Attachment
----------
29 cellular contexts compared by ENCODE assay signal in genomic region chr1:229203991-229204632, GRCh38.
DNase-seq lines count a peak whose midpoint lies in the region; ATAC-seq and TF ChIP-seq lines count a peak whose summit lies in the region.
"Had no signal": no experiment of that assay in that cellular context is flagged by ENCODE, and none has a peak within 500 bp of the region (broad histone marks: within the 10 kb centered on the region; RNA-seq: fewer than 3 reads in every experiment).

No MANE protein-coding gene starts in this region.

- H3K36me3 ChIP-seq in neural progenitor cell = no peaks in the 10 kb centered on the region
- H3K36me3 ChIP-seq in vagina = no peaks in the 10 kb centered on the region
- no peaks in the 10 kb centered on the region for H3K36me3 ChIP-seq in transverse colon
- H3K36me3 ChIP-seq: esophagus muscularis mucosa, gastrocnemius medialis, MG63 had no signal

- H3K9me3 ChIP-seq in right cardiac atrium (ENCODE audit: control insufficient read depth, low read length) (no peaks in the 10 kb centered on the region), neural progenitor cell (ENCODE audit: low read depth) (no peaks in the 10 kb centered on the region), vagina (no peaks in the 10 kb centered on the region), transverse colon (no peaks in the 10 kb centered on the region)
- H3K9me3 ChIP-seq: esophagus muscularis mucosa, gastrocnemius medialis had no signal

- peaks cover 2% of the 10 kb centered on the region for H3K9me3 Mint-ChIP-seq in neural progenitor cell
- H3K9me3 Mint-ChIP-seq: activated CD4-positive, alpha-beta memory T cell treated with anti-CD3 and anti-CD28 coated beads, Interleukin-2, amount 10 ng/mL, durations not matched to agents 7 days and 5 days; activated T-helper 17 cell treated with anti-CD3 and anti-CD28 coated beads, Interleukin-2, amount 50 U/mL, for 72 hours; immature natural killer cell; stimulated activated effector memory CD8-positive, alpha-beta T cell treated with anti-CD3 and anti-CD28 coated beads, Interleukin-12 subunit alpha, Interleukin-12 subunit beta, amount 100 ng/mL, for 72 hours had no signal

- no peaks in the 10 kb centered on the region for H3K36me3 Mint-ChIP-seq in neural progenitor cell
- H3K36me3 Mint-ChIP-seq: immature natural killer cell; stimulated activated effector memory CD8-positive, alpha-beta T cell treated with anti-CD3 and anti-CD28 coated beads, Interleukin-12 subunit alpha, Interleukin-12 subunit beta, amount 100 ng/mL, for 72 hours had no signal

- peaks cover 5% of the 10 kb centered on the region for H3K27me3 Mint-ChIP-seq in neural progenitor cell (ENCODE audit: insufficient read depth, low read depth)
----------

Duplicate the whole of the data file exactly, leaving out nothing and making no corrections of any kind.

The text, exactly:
29 cellular contexts compared by ENCODE assay signal in genomic region chr1:229203991-229204632, GRCh38.
DNase-seq lines count a peak whose midpoint lies in the region; ATAC-seq and TF ChIP-seq lines count a peak whose summit lies in the region.
"Had no signal": no experiment of that assay in that cellular context is flagged by ENCODE, and none has a peak within 500 bp of the region (broad histone marks: within the 10 kb centered on the region; RNA-seq: fewer than 3 reads in every experiment).

No MANE protein-coding gene starts in this region.

- H3K36me3 ChIP-seq in neural progenitor cell = no peaks in the 10 kb centered on the region
- H3K36me3 ChIP-seq in vagina = no peaks in the 10 kb centered on the region
- no peaks in the 10 kb centered on the region for H3K36me3 ChIP-seq in transverse colon
- H3K36me3 ChIP-seq: esophagus muscularis mucosa, gastrocnemius medialis, MG63 had no signal

- H3K9me3 ChIP-seq in right cardiac atrium (ENCODE audit: control insufficient read depth, low read length) (no peaks in the 10 kb centered on the region), neural progenitor cell (ENCODE audit: low read depth) (no peaks in the 10 kb centered on the region), vagina (no peaks in the 10 kb centered on the region), transverse colon (no peaks in the 10 kb centered on the region)
- H3K9me3 ChIP-seq: esophagus muscularis mucosa, gastrocnemius medialis had no signal

- peaks cover 2% of the 10 kb centered on the region for H3K9me3 Mint-ChIP-seq in neural progenitor cell
- H3K9me3 Mint-ChIP-seq: activated CD4-positive, alpha-beta memory T cell treated with anti-CD3 and anti-CD28 coated beads, Interleukin-2, amount 10 ng/mL, durations not matched to agents 7 days and 5 days; activated T-helper 17 cell treated with anti-CD3 and anti-CD28 coated beads, Interleukin-2, amount 50 U/mL, for 72 hours; immature natural killer cell; stimulated activated effector memory CD8-positive, alpha-beta T cell treated with anti-CD3 and anti-CD28 coated beads, Interleukin-12 subunit alpha, Interleukin-12 subunit beta, amount 100 ng/mL, for 72 hours had no signal

- no peaks in the 10 kb centered on the region for H3K36me3 Mint-ChIP-seq in neural progenitor cell
- H3K36me3 Mint-ChIP-seq: immature natural killer cell; stimulated activated effector memory CD8-positive, alpha-beta T cell treated with anti-CD3 and anti-CD28 coated beads, Interleukin-12 subunit alpha, Interleukin-12 subunit beta, amount 100 ng/mL, for 72 hours had no signal

- peaks cover 5% of the 10 kb centered on the region for H3K27me3 Mint-ChIP-seq in neural progenitor cell (ENCODE audit: insufficient read depth, low read depth)